Labour United

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Labour United
Leader Waldemar Witkowski
Founded June 1992
Preceded by PUS
Headquarters ul. Nowogrodzka 4, 00-513 Warsaw
Youth wing Labor United Youth Federation
Ideology Social democracy
Political position Centre-left
International affiliation None
European affiliation Party of European Socialists
European Parliament group Progressive Alliance of Socialists and Democrats
Colours Red
0 / 460
0 / 100
European Parliament
1 / 51
County councils
26 / 6,290
Municipal councils
180 / 39,828
Politics of Poland
Political parties

Labour United (Polish: Unia Pracy, UP) is a minor social-democratic[1][2] political party in Poland. It is a member of the Party of European Socialists (PES).


Labour United was formed in June 1992. The party contested the 1993 parliamentary elections, obtaining 7.28% of the popular vote and had 41 representatives elected to the lower house (Sejm). In the following parliamentary elections of 1997, UP received only 4.74% of votes, thereby falling short of the required 5% threshold for election to the Sejm. At the 2001 parliamentary elections, UP entered into an electoral alliance with the major Polish social-democratic party Democratic Left Alliance (SLD), and managed to get 16 of its members elected to parliament. Some of those members subsequently left UP to join the newly created Social Democracy of Poland (SDPL), a splinter group from the SLD. In May 2004, UP signed an alliance with SDPL, in which both parties agreed to jointly contest the following parliamentary elections under the SDPL banner, and to support the candidacy of Marek Borowski in the 2005 presidential election. At the 2005 parliamentary elections, SDPL gained only 3.9% of the vote, which was insufficient for the alliance to achieve parliamentary representation.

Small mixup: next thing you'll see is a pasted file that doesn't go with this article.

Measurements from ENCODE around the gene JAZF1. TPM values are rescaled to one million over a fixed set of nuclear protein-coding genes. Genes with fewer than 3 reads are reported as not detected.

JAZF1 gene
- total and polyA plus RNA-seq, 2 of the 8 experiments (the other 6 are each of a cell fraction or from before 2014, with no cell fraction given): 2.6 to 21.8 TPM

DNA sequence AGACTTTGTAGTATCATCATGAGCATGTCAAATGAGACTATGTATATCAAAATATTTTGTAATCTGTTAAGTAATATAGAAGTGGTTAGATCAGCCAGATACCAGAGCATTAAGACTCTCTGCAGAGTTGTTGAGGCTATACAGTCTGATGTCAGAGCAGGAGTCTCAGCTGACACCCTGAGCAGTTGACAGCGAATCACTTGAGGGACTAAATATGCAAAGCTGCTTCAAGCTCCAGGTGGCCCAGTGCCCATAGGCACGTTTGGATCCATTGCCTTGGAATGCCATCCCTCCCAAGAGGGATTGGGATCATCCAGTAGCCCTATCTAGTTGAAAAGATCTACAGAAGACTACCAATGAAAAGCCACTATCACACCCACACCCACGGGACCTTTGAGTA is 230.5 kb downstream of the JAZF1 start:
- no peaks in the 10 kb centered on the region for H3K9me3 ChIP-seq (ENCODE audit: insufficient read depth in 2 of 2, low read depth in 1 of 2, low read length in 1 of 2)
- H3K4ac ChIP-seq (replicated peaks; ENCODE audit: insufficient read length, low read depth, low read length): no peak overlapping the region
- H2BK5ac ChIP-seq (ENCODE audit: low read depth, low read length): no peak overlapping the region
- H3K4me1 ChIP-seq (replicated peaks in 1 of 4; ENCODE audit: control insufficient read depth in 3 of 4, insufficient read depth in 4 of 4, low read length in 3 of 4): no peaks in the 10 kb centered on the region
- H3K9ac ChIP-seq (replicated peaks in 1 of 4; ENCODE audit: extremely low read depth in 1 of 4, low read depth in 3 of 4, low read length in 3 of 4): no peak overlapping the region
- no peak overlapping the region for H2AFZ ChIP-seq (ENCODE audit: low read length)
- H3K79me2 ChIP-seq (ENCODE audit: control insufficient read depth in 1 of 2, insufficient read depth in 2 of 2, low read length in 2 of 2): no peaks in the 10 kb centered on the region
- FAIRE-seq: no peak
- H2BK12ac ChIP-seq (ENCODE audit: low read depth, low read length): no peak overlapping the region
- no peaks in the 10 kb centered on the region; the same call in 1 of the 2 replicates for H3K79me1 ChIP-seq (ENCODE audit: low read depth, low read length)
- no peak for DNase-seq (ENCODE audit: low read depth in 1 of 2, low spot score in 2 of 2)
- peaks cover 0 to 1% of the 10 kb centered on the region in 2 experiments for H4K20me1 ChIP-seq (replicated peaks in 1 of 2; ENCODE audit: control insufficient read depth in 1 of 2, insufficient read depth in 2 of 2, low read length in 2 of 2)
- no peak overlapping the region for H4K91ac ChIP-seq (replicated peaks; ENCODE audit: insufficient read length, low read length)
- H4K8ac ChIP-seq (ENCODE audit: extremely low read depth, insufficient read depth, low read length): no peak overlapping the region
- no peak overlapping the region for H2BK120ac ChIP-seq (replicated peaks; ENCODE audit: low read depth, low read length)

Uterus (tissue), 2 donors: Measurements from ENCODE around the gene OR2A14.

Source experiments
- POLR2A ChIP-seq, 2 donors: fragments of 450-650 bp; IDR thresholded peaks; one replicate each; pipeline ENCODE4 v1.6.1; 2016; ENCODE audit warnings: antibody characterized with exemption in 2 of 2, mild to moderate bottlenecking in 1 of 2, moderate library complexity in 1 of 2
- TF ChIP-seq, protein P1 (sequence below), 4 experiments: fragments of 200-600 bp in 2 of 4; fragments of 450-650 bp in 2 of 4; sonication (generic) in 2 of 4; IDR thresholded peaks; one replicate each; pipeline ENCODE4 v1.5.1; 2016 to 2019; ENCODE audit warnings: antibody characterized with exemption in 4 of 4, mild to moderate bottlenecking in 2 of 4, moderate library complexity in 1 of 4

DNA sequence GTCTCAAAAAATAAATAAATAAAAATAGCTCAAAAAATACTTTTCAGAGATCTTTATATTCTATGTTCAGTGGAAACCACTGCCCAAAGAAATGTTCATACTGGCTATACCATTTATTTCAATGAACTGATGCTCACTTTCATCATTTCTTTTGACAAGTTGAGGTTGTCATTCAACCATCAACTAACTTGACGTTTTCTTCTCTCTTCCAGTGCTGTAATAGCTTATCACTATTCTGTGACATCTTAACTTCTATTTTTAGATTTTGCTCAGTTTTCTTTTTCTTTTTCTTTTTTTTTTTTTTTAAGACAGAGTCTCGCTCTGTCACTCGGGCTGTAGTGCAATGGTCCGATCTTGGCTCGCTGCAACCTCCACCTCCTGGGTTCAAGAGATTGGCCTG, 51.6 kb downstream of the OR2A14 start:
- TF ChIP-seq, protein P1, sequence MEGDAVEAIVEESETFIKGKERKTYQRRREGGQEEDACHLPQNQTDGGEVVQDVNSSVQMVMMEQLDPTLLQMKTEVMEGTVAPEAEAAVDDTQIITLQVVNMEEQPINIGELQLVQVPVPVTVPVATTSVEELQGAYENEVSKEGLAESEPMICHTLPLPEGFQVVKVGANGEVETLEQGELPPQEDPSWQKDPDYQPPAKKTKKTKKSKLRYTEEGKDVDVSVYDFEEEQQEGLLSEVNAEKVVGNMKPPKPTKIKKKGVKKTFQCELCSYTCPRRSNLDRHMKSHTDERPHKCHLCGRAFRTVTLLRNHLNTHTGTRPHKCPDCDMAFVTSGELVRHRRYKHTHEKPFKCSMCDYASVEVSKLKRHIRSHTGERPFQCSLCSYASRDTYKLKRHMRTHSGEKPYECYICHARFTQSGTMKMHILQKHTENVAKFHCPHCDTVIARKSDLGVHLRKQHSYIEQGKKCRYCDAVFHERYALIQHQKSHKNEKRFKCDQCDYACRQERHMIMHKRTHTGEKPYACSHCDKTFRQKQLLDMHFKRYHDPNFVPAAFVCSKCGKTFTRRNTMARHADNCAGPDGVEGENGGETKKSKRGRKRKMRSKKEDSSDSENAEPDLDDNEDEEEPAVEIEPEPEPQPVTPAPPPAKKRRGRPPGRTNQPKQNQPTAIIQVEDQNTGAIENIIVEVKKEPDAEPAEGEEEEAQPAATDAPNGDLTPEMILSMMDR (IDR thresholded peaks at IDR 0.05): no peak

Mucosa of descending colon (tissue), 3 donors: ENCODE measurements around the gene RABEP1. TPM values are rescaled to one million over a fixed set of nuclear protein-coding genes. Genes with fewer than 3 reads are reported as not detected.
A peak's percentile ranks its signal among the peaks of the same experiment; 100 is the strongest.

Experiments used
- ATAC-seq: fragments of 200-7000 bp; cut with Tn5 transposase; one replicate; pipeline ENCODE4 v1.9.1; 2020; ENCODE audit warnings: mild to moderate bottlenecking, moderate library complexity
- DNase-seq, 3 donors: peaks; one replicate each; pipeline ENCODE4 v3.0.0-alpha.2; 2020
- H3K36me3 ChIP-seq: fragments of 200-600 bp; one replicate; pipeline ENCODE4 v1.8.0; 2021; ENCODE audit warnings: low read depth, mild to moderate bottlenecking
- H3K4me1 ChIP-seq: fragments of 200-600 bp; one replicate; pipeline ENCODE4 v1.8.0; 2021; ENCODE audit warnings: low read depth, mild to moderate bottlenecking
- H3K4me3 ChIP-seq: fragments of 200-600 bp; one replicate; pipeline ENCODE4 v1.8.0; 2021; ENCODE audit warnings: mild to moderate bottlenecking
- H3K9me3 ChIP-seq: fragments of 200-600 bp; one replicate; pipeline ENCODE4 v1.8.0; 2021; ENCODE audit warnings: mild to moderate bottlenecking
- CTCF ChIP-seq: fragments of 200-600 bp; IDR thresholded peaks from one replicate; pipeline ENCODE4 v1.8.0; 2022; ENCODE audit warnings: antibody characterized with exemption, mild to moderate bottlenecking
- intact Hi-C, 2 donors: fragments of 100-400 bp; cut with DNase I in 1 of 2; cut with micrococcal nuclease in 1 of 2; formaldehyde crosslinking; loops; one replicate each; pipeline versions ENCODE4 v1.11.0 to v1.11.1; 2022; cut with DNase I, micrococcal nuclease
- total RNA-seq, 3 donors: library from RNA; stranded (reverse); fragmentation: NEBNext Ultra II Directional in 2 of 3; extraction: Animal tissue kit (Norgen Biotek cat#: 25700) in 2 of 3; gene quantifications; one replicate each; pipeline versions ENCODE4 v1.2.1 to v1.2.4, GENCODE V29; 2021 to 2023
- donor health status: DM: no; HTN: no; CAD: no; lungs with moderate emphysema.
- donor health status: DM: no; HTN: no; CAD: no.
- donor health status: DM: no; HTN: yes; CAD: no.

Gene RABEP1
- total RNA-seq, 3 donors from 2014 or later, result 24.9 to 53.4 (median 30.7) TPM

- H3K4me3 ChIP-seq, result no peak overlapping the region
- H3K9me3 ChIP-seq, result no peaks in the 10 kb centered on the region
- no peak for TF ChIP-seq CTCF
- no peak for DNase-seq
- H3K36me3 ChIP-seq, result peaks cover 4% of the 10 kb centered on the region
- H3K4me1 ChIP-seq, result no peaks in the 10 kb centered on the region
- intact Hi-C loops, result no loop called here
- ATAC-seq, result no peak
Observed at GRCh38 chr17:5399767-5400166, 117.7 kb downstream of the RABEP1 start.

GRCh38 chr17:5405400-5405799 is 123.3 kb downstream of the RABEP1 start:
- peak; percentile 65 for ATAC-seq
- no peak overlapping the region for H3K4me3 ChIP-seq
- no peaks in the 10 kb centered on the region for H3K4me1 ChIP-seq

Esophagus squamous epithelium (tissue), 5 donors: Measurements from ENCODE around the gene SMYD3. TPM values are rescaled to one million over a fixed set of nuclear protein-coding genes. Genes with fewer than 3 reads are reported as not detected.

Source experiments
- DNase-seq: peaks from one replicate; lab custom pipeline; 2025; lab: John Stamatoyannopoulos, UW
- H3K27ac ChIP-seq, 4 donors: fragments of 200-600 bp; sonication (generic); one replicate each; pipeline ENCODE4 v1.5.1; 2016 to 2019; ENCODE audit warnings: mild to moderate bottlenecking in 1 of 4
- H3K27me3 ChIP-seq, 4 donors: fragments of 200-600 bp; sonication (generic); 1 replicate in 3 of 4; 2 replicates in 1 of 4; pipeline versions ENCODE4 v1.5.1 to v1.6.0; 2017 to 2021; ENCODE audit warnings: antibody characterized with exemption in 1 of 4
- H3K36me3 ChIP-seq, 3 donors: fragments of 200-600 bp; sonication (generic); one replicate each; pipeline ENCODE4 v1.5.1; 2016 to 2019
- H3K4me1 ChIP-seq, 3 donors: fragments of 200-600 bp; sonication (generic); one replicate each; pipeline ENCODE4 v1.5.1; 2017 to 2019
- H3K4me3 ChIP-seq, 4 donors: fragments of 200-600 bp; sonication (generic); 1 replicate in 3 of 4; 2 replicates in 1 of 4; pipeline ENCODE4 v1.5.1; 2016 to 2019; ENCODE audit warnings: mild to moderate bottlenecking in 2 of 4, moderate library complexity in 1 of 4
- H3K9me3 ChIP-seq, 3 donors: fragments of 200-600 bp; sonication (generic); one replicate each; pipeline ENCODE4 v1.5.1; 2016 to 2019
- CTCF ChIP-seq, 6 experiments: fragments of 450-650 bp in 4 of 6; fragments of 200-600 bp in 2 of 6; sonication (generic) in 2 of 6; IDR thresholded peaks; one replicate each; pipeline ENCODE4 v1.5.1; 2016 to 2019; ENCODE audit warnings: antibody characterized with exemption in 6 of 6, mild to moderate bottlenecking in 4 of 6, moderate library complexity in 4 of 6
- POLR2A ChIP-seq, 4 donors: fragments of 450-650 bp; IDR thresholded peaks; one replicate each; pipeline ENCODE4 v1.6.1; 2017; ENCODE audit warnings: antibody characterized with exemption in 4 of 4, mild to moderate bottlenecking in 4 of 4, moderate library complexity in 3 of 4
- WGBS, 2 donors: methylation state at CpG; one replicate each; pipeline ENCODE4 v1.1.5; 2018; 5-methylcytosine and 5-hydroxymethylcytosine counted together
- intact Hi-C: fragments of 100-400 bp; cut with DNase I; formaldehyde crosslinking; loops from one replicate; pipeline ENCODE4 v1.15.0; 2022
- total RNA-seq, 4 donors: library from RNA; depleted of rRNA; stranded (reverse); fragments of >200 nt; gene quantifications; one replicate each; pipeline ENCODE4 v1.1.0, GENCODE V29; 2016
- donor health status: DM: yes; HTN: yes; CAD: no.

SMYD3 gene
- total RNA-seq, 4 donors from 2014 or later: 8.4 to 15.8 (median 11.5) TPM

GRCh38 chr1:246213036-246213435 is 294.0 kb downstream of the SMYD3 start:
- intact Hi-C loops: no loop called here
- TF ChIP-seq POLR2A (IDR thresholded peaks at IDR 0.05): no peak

In 2006, UP joined SLD, SDPL and the liberal Democratic Party – to form a centre-left electoral alliance named Left and Democrats (LiD) for the upcoming local elections. This electoral alliance was maintained for the 2007 parliamentary elections, and LiD came in third place with 13.2% of the vote, which saw 53 of its candidates elected to the Sejm. Unfortunately for UP, the party was the only one of the four component parties of the LiD alliance not to have any of its candidates elected.

In 2011 parliamentary elections its candidates joined the electoral lists of SLD. Again, none of them were elected.

They managed, however, to win one seat on the European Parliament elections in 2004, and hold it in the elections in 2009 and 2014.[3]

Timeline of Polish socialist/social democratic parties after 1986
Polish Socialist Party (1987– )
Polish Social Democratic Union (1990–92)
Social Democracy of the Republic of Poland (1990–99)
Democratic-Social Movement (1991–93)
Labour United (1992– )
Democratic Left Alliance (1999– )
Social Democracy of Poland (2004– )
Union of the Left (2004– )


Members of European Parliament[edit]

Adam Gierek (since 2004)[3]

Important former members[edit]


  1. ^ Ingo Peters (September 2011). 20 Years Since the Fall of the Berlin Wall: Transitions, State Break-Up and Democratic Politics in Central Europe and Germany. BWV Verlag. pp. 275–. ISBN 978-3-8305-1975-1. Retrieved 6 February 2013. 
  2. ^ Larry Diamond (29 July 1997). Consolidating the Third Wave Democracies. JHU Press. pp. 127–. ISBN 978-0-8018-5794-2. Retrieved 21 July 2013. 
  3. ^ a b European Parliament / MEPs: Adam Gierek.

External links[edit]